October 8, 2010
Ex-inmate cleared of crime
Spent more than a dozen years in prison
by Jerry Mitchell
Smith had hoped to solve the 1995 killing of Washington, but he acknowledges it may never be solved. "I had no idea when I took office that it involved so many missing pieces, so many dead witnesses and other serious problems we ran into along the way," he said.
After reading the case file and interviewing witnesses, Smith said he recognized Norwood couldn't have been involved in the carjacking. For starters, Norwood was identified as driving the manual transmission car, he said, and Norwood can't drive a car with a clutch.
The woman whose vehicle was carjacked initially identified one man and was less certain about Norwood, identifying him because his ears were larger. Days later, she called back police, saying she was wrong about the first man she'd identified without hesitation.
But the case went forward against Norwood, who was 15 at the time and had no criminal record.
He was stunned to be charged and jailed, he said. "There was no evidence, no fingerprints, no testimony, no type of blood. They didn't have anything on me, but it was allowed to go through."
A police investigator came to interview him and promised to help him in exchange for the information he knew about Washington's killing, Rundlett said. "The investigator said Matthew just broke down crying, saying, 'I don't know anything about it.' "
The investigator testified in a recent hearing that he began to question Norwood's guilt, but the prosecutor didn't talk to the investigator before a plea, Rundlett said.
Jackson lawyer Andre de Gruy, Norwood's public defender at the time, said he never believed his client was guilty. "With the knowledge I have now, I would have said, 'Let's go to trial and take our chances,' " he said.
What prosecutors offered Norwood was a plea bargain.
He could plead to a lesser charge of robbery and go through the Regimented Inmate Discipline program, a "boot camp" run by the state Department of Corrections. If he successfully completed the program, he would get to go home.
"I was looking at 15 years to life," Norwood recalled. "I just wanted to be free."
Rather than pleading guilty, he agreed to a "best interest" plea in which he did not admit to his guilt and told the judge he was innocent.
He attended the RID program for six months, but he was written up for a series of minor violations, he said. "Talking. Sitting on top of my bed. I wasn't fighting."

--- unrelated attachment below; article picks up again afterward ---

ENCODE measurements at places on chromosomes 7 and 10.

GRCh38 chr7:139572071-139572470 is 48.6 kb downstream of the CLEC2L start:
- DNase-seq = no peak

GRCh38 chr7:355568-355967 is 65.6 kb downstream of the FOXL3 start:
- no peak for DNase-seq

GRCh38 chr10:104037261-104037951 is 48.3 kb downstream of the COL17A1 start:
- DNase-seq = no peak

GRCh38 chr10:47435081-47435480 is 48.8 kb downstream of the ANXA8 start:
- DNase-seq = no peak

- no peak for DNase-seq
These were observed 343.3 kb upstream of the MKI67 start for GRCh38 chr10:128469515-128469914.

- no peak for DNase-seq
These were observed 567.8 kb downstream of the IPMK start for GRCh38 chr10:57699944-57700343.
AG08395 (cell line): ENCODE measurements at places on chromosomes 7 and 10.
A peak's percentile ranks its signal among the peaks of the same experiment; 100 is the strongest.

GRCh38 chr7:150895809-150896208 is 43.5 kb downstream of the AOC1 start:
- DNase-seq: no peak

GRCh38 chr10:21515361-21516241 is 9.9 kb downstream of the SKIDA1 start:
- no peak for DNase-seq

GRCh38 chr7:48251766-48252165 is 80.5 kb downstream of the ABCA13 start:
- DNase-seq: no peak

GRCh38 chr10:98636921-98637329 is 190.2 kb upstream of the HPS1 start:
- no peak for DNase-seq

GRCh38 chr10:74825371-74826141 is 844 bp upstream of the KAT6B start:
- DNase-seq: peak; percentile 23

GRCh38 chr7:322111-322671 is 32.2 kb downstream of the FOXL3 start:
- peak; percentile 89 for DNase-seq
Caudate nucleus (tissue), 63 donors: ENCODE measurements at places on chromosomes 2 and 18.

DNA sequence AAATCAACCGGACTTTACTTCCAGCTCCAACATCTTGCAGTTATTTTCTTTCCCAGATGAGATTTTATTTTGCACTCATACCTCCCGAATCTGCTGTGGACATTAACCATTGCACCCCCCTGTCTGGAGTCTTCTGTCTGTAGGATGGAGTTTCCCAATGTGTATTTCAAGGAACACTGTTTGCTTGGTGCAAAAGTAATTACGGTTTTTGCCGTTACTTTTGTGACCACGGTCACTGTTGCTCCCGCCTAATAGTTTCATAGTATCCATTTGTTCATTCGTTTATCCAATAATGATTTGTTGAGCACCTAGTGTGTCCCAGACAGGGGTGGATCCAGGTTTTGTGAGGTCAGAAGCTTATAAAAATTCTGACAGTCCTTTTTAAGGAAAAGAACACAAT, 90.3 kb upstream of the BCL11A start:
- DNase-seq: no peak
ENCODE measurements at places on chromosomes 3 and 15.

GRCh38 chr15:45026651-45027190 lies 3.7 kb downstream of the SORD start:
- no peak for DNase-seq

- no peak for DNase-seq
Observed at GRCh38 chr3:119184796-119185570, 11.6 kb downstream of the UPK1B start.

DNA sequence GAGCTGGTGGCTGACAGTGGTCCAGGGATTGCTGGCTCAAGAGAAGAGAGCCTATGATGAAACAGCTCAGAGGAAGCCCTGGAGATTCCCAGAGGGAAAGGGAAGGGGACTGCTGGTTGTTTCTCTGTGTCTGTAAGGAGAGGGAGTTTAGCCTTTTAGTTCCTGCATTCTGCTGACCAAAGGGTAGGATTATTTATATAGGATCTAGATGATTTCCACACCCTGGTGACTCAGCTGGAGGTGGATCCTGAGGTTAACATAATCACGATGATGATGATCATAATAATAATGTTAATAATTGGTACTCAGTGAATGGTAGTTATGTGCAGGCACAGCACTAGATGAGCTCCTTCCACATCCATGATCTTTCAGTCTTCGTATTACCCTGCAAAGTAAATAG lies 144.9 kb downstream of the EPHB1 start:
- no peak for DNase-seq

He acknowledged he has suffered from a behavioral disorder since he was 7 and from both depression and an explosive temper. He was physically abused when he was young, he said.
Because he failed to complete the RID program, the judge ordered him to serve 15 years in prison.
Tucker Carrington, director of the Mississippi Innocence Project, which assisted in the case, said the matter raises questions about the handling of young defendants and the reliability of eyewitness testimony. Faulty eyewitness testimony has played a role in about half the exonerations in the last several years in Mississippi.
De Gruy said people tend to think of a confession or eyewitness testimony as more reliable, but what he's found is either may be less reliable than circumstantial evidence.
Most people who give eyewitness identification aren't lying but may be mistaken, he said.
That Norwood served more than a dozen years for a crime he didn't commit is frightening, said de Gruy, who heads the Office of Capital Defense. "I wouldn't say Matthew is the only innocent person I stood next to at a guilty plea."
Norwood showed off scars and a missing tooth Thursday as proof of his tough time in prison. "I thought I wasn't going to make it," he said.
He did survive, and now he is trying to survive on the outside, still searching for a job. "It's been up and down," he said. "It's been a blessing to be out here with my family, friends and people I didn't even know."
He paused. "I love my freedom."
||Truth in Justice